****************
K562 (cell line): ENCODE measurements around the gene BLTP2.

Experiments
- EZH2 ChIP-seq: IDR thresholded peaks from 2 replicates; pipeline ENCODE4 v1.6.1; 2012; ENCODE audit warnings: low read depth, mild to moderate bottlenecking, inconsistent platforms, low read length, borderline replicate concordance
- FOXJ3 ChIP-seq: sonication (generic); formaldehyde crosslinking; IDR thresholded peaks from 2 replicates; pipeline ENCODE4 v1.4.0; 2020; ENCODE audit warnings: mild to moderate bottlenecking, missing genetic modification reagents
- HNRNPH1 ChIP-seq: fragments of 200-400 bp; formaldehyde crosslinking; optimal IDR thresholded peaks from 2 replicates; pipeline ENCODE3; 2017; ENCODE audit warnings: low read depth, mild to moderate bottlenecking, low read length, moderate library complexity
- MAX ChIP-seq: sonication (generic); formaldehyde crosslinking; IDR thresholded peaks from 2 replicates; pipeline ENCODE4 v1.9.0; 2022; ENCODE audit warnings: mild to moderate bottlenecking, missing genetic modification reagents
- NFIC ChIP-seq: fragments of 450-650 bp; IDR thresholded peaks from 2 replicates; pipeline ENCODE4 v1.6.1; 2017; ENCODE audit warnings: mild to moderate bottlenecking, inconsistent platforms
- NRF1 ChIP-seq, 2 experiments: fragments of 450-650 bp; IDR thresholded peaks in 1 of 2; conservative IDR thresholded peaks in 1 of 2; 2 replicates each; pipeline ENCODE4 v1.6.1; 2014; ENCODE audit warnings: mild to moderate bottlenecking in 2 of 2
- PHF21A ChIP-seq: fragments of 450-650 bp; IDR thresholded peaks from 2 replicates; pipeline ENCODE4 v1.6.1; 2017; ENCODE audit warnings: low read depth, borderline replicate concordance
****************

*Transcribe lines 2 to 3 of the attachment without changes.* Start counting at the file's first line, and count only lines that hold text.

Experiments
- EZH2 ChIP-seq: IDR thresholded peaks from 2 replicates; pipeline ENCODE4 v1.6.1; 2012; ENCODE audit warnings: low read depth, mild to moderate bottlenecking, inconsistent platforms, low read length, borderline replicate concordance